There’s a lot of crap on TV. With all the terrible shows networks constantly churn out, it’s important to acknowledge the bright spots in television history and those shows that break the mold and bring originality to the table. Below are five shows that changed television and are greatly missed on the current schedule.
Married With Children:
Married With Children was to sitcoms what George Carlin was to comedy, and both are missed. Everything that’s accepted as comedy these days is so tame, politically correct, and uninspired it’s sad. In a time when the public was suffering through Bob Sagat’s “now Michelle…” speeches on full house and all the other limp network offerings, married with children stood as a show who’s main focus was to be entertaining, not to be politically correct or to teach some moral of the story. The show was offensive to some people, and it didn’t play nice, but what made it special was that it was about comedy more than controversy. Many shows have used the blueprint of being as controversial as possible just to get attention, but “Married With Children” didn’t set out to be controversial, it’s sole intention was to be funny, and it succeeded.
Buffy The Vampire Slayer:
One of the best shows in the past couple of decades, Buffy was a show that went far beyond the expectations its title indicated. When we heard the name “Buffy the Vampire Slayer” instantly images of Xena type campy fair came to mind. Additionally, TV shows based on good movies are usually terrible, so here was a show based on a stupid movie…expectations were not high. Who would have thought that this show would be so smart and socially relevant. BTVS perfectly walked the line between fantasy and reality and used mythical characters to tell very human stories. Timelessly relevant and entertaining, this great series is greatly missed.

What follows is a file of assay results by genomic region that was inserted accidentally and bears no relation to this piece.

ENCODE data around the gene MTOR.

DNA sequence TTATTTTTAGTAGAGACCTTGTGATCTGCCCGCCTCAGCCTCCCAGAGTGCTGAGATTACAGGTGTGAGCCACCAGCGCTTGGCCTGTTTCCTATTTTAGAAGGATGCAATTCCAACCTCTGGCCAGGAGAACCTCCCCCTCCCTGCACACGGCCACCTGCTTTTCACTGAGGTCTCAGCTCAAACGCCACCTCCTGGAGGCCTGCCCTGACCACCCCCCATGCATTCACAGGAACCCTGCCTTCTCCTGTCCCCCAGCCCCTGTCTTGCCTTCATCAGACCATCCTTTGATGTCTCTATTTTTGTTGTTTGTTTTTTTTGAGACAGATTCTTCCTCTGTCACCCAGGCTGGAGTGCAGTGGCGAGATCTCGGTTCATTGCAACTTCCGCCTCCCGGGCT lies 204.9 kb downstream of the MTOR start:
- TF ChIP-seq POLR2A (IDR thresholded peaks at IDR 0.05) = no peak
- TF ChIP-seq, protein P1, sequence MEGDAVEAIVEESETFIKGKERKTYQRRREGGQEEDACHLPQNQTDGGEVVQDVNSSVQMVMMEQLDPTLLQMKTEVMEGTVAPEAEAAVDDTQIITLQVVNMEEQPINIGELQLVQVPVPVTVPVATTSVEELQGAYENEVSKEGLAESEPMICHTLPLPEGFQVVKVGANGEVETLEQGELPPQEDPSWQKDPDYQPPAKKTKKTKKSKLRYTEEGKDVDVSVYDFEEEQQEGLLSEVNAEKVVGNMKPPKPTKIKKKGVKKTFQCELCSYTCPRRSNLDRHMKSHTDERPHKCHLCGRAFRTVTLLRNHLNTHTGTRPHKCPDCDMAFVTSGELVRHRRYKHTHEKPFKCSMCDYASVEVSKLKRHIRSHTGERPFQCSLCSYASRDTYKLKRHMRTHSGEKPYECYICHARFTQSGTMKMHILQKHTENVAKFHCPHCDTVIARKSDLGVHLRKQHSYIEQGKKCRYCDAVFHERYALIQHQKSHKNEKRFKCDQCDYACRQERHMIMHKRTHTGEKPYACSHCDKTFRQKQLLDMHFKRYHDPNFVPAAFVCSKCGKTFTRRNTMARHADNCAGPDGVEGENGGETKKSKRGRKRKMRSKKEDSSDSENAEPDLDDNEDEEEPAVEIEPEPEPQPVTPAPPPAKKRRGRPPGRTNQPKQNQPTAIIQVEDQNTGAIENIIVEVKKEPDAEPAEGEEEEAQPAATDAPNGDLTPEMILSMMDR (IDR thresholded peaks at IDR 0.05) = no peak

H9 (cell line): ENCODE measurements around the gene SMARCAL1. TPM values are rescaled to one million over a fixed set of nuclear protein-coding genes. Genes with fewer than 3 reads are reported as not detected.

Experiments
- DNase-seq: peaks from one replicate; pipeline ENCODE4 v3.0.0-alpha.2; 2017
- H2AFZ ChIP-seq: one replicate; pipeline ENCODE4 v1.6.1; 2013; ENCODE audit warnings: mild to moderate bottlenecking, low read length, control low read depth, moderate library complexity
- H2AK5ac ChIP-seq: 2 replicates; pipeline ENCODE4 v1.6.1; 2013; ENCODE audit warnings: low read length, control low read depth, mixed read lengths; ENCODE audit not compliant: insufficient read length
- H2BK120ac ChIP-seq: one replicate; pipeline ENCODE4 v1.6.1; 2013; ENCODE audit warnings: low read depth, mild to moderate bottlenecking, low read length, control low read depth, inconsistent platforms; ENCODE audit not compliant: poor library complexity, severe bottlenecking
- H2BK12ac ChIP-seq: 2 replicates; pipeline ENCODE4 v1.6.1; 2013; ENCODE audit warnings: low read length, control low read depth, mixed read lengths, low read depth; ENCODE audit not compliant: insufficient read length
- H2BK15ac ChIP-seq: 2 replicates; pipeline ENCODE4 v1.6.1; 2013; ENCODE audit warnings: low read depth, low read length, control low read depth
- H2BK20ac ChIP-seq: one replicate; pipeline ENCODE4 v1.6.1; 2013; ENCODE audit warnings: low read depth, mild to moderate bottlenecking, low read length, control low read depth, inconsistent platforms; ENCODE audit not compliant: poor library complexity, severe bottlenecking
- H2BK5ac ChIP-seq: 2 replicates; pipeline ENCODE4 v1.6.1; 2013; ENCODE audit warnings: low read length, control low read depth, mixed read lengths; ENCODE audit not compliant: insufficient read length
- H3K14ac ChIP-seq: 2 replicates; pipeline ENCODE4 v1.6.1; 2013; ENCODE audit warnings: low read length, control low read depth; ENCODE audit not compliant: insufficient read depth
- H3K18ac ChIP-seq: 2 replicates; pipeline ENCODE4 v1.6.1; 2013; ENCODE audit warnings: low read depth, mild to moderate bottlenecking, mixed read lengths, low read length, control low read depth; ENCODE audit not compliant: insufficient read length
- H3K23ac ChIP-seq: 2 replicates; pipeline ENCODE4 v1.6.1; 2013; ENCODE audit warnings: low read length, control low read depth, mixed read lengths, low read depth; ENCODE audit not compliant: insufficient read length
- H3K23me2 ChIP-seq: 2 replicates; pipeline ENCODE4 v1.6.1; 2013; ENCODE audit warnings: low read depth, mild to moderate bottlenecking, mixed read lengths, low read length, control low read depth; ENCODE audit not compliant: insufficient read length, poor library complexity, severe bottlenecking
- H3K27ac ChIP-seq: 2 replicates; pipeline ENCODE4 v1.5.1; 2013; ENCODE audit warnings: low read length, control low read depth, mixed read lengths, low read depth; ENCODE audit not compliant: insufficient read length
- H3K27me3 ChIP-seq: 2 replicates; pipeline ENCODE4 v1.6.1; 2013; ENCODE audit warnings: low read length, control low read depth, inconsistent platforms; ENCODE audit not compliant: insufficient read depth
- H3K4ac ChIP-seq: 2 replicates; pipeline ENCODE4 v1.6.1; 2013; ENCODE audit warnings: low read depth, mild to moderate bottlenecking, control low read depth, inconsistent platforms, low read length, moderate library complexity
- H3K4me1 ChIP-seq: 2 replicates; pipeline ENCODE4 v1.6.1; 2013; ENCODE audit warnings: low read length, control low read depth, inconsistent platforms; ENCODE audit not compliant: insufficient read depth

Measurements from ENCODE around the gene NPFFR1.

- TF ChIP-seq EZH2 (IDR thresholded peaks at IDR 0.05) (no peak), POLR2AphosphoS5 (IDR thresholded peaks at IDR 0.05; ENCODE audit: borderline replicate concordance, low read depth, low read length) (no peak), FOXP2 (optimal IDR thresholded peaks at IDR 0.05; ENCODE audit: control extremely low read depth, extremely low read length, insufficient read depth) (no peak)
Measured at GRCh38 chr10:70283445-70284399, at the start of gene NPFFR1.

One of the most intelligent sci-fi series of all time, “quantum Leap” was a truly unique television experience. The great thing about this one is that while it was about time travel, and had holograms and supercomputers, it’s focus was more on the humanity than the science. “Quantum Leap” was in the realm of science fiction, but it wasn’t a sci-fi show. This was a show that entertained with its fantasy elements but remained relatable to audiences everywhere because of the honest portrayal of its plots and characters. The time jumping adventures of Dr. Sam Becket and hologram Al were the best thing on TV at one time, and “Quantum Leap” still remains one of televisions all time greats.
Another 80s great “Perfect Strangers” is kind of at the other end of the comedy spectrum from “Married With Children.” This was a show that had a moral to the story and the typical music at the end of each episode as the characters learned a lesson about something. Whet sets this one apart from other sitcoms is that it had morals without being preachy or sappy, and most importantly, it was hilarious. Larry and Balki were much like classic comedy teams of the old days; they were the Abbott and Costello of the 80s, and the writers of today’s sitcoms could learn something from them.
This of course is a much more recent departure than the others on the list, but any list of missed shows must include this groundbreaking show. The wound is still fresh with this one. It’s hard to imagine seeing no more Jack, Locke, Kate, Hurley, Smokey, etc. This had to be the most original show I’ve seen. Just the fact that you cannot easily explain it to people speaks to its originality and complexity. Most shows can be explained in a short sentence. “It’s a cop show.” “It’s a hospital show.” “It’s a sitcom about a dysfunctional family.” Lost was not that kind of show. I gave up on trying to explain it to people who hadn’t seen it. I mean really: “These people crashed on an island, and there are dead people and polar bears and crazy French women in the woods. There’s also secret government experiments and a smoke monster that kills people. But the smoke monster is actually a guy who’s in a struggle with this other guy in an age old battle of good vs. evil, but we’re not sure which one is actually evil.” That’s just too much. I have to say though, while “Lost” is greatly missed, I greatly appreciate that they ended it when and how they did instead of letting it deterierate into a sad shell of what it once was. So many great shows stay on too long and turn to crap before our eyes; (I’m looking at you 24!) Some have an amazing first season and then turn to pure network sewage I.e. “Heroes.” The producers of “lost” wanted the show to end strong while it was still good and relevant. When the final episode aired, it was a farewell and a final tribute to an excellent show, and it will be missed.